(DENVER, Colorado) – Any parent of a teenager can likely commiserate about the struggle to get their kids up and moving for school, but it may not be entirely their fault. The majority of teens are sleep deprived due, in part, to early school start times. This affects their ability to learn and also increases their risk of major health issues such as hypertension, obesity and depression. Although the benefits of later school start times for teens are well-documented, researchers at National Jewish Health are the first to study how these changes also help parents improve their sleep habits, providing benefits to the whole family.
“We talk a lot about teens being sleep deprived, but we know adults are sleep deprived as well, and it’s very hard to make up that sleep debt,” said Lisa Meltzer, PhD, a pediatric psychologist at National Jewish Health and lead author of the study.
Researchers partnered with Cherry Creek Schools, a large district near Denver, and adjusted middle and high school start times 50 to 70 minutes later and elementary schools an hour earlier to accommodate these changes. Parents of elementary-aged children maintained their normal sleep habits, moving bedtimes and wake times slightly earlier, while parents of middle and high school students reported getting more sleep and feeling less tired during the day. Bedtimes remained consistent for these parents, but they were able to sleep later into the morning.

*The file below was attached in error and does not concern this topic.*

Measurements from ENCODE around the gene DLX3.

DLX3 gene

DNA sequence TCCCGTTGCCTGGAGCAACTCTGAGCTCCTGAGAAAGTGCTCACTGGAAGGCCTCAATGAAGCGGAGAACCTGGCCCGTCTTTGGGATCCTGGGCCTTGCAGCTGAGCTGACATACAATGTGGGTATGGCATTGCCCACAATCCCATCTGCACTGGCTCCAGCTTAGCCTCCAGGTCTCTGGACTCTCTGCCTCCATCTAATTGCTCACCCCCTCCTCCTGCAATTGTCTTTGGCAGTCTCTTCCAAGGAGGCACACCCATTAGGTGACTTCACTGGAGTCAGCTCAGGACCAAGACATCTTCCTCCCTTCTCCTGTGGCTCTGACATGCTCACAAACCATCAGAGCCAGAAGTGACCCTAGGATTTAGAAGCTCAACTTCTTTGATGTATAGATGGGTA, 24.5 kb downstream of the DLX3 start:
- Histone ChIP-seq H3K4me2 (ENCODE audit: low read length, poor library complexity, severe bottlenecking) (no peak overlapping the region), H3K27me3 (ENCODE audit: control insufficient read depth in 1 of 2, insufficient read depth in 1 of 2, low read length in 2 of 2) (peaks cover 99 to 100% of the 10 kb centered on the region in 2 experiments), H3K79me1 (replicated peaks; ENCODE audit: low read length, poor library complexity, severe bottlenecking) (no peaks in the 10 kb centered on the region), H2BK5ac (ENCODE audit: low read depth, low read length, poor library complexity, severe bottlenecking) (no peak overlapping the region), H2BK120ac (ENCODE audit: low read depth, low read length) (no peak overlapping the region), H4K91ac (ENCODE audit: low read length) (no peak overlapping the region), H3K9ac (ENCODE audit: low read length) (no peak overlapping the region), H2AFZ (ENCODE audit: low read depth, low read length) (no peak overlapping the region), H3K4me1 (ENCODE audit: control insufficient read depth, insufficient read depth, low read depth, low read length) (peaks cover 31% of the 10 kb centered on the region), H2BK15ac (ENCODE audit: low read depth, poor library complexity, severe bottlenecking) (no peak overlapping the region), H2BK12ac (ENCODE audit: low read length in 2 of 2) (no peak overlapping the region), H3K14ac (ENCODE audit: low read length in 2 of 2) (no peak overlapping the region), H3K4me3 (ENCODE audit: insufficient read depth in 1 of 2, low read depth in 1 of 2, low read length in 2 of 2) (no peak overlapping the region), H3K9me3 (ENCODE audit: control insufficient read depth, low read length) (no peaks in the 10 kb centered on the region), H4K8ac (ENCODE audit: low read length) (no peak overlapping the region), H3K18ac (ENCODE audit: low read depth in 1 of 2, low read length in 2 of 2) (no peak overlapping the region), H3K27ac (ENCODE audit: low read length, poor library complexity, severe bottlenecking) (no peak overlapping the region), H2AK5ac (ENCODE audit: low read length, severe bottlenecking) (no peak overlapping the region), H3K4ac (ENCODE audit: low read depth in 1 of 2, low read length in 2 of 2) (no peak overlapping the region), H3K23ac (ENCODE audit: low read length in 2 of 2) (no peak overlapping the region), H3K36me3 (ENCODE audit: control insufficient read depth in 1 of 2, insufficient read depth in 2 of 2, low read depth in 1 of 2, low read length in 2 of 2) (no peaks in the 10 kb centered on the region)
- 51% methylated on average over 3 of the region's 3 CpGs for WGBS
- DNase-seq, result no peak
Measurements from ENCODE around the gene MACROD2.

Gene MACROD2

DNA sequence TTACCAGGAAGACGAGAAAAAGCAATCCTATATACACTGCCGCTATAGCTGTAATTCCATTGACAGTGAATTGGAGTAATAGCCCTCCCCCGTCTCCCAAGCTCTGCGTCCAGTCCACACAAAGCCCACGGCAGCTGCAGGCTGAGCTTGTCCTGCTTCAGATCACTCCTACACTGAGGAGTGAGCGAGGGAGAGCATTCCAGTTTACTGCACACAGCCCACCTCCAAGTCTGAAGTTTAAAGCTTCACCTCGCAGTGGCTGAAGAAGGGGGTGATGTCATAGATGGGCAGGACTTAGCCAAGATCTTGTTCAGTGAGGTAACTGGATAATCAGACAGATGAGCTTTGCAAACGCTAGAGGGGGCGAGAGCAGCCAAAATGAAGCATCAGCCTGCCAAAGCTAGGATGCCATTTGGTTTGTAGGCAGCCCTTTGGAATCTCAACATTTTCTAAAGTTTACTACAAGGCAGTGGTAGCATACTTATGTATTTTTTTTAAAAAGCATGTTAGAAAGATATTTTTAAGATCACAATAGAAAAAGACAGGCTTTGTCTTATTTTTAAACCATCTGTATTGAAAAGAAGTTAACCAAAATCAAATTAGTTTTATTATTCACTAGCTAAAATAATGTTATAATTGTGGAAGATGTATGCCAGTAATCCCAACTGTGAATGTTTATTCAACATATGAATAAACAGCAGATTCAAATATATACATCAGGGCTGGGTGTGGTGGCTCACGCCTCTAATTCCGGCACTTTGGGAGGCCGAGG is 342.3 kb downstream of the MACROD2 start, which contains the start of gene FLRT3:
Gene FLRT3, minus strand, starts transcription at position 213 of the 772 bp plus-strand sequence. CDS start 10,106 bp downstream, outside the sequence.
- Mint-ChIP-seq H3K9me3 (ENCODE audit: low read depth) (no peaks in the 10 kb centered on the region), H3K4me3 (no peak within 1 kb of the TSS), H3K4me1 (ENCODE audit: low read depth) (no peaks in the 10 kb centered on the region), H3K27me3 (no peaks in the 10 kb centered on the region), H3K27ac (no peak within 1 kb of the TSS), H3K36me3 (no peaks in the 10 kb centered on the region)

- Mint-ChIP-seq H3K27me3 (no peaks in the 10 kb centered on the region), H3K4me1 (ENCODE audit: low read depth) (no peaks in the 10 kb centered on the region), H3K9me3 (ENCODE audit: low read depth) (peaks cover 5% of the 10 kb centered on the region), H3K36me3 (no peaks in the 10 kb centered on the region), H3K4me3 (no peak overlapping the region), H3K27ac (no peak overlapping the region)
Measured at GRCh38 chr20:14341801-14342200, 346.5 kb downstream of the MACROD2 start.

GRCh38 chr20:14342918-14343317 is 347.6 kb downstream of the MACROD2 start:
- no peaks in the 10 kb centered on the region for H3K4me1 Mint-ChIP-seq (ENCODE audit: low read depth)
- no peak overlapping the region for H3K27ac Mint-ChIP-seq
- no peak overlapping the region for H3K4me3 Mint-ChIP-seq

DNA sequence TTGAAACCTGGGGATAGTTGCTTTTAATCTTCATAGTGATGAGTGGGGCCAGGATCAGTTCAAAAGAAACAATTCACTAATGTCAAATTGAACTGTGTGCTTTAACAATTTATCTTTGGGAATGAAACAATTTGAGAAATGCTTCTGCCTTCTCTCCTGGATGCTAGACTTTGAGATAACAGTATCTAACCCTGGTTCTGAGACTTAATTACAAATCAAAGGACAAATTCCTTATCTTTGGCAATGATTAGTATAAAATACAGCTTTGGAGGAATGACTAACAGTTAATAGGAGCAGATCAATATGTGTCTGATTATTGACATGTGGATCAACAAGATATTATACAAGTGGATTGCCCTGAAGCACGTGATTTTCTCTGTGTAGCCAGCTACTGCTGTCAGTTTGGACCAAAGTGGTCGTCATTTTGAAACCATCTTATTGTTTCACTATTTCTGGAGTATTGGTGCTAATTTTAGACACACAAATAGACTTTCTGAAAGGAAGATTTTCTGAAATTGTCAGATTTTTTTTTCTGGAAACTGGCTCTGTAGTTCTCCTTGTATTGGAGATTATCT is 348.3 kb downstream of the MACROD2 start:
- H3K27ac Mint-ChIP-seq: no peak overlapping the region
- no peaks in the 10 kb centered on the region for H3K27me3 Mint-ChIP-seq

“A lot of parents said that it not only helped their sleep, but it made their morning routine easier as well. Their teens were less grumpy and it was a lot easier to wake them up in the morning,” Meltzer said. “So it’s important to consider that adjusting school start times not only helps students, but also how the whole family functions.”
Despite the mounting evidence on the benefits of changing school start times, the vast majority of middle and high schools still begin the day far too early. Experts say this is often due to logistical challenges such as bus routes and extracurricular schedules, but that it is worth putting in the effort to overcome these challenges to improve the health and wellbeing of students and their families.